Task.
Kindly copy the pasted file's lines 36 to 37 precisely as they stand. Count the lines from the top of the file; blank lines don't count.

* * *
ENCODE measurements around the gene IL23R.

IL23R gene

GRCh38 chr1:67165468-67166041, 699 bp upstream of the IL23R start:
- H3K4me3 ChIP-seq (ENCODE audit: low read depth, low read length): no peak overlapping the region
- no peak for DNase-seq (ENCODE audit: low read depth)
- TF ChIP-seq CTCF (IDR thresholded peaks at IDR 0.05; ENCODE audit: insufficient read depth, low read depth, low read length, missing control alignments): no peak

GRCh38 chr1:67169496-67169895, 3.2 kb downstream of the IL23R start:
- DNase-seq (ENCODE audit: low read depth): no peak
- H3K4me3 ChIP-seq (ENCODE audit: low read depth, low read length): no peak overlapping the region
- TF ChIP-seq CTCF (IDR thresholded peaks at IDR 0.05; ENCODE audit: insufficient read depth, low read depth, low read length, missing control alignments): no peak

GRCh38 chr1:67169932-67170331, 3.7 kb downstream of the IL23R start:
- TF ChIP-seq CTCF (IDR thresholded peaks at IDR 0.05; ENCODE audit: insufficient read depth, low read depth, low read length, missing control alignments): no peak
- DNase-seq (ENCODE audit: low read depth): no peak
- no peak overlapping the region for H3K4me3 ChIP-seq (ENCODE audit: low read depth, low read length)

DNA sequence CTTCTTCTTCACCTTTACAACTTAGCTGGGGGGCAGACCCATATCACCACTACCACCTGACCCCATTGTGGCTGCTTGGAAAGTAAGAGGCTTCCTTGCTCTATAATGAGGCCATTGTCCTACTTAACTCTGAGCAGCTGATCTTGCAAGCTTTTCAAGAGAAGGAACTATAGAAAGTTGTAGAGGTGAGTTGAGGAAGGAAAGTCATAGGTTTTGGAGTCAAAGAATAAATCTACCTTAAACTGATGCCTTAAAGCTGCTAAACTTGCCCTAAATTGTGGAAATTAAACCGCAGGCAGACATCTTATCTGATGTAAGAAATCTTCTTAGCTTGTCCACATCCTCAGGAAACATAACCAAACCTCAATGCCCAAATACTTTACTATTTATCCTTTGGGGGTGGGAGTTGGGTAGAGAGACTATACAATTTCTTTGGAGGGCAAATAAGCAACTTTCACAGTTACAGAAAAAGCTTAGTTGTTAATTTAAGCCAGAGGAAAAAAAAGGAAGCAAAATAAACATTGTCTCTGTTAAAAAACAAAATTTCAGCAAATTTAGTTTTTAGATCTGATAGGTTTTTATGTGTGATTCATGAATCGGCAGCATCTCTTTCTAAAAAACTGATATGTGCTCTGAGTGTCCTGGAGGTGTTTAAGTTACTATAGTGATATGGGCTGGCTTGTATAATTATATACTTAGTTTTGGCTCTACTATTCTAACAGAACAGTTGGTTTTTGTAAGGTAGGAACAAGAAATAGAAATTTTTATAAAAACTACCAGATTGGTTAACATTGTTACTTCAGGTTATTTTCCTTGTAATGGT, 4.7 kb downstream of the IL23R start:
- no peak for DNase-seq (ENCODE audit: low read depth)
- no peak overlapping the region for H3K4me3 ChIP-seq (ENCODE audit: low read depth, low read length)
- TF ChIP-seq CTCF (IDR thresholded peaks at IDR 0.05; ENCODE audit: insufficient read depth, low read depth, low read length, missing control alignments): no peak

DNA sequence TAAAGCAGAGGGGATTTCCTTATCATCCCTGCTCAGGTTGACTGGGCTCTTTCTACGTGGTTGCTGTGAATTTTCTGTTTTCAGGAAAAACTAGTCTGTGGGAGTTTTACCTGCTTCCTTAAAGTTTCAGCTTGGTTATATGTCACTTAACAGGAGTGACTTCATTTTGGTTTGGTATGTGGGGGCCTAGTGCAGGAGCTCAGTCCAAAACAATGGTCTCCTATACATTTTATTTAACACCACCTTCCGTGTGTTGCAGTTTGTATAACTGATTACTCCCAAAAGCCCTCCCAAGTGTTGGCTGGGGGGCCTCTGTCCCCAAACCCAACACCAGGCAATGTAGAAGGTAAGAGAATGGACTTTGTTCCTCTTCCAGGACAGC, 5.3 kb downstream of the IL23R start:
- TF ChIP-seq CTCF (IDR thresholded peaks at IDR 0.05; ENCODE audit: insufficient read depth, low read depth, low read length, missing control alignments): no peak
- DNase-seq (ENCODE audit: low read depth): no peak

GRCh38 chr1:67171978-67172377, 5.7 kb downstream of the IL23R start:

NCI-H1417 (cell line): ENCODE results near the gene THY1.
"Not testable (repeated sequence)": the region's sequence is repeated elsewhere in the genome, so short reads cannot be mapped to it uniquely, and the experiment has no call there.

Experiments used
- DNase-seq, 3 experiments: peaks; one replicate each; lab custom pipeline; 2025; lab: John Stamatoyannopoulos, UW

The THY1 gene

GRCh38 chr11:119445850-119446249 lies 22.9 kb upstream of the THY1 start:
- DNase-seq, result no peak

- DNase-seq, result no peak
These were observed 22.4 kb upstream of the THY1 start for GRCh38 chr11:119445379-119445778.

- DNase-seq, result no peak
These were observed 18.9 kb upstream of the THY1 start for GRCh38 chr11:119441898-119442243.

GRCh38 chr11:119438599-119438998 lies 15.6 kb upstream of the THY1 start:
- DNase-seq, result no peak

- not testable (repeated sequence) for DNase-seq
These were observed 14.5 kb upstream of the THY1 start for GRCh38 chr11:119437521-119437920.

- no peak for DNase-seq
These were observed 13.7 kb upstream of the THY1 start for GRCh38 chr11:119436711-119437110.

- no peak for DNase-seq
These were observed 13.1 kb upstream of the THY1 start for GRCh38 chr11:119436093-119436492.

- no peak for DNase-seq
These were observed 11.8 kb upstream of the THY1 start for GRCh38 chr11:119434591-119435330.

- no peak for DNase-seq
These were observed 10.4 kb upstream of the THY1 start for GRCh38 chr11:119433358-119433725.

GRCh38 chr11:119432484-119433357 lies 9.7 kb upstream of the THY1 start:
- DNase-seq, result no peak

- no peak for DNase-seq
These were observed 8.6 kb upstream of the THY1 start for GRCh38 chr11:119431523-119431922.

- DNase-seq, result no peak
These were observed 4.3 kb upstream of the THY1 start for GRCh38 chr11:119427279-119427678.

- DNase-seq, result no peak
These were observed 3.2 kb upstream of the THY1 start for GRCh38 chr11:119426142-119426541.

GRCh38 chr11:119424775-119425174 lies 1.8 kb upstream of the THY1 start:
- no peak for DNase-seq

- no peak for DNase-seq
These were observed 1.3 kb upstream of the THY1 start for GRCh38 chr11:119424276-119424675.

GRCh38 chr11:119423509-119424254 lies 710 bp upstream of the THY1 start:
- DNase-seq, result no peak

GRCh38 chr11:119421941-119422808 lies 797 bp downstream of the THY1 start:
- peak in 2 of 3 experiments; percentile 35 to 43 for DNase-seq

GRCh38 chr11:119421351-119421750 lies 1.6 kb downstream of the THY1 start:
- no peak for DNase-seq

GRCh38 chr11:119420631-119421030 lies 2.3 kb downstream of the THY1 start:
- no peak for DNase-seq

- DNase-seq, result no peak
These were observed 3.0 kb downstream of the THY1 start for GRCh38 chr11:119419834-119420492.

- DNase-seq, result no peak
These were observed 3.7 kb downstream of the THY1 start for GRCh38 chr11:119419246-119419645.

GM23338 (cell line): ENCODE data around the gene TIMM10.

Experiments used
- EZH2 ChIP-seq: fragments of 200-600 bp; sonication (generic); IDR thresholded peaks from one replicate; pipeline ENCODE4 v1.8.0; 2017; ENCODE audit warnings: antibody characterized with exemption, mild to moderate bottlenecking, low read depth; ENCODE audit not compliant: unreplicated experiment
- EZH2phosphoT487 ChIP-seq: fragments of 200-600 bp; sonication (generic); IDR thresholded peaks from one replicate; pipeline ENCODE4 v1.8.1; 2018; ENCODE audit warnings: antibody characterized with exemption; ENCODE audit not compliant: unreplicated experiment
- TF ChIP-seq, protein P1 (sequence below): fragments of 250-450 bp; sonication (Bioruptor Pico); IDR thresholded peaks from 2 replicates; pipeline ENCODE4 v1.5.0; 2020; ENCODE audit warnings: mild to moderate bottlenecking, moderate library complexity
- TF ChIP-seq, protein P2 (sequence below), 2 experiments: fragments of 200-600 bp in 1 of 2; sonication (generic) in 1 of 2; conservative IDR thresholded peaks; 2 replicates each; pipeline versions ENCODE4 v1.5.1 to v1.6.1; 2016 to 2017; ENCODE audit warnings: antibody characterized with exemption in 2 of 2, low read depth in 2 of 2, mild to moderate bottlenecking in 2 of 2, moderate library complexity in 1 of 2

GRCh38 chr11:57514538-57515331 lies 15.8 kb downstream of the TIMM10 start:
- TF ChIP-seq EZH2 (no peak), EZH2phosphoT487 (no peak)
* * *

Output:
- not testable (repeated sequence) for DNase-seq
These were observed 14.5 kb upstream of the THY1 start for GRCh38 chr11:119437521-119437920.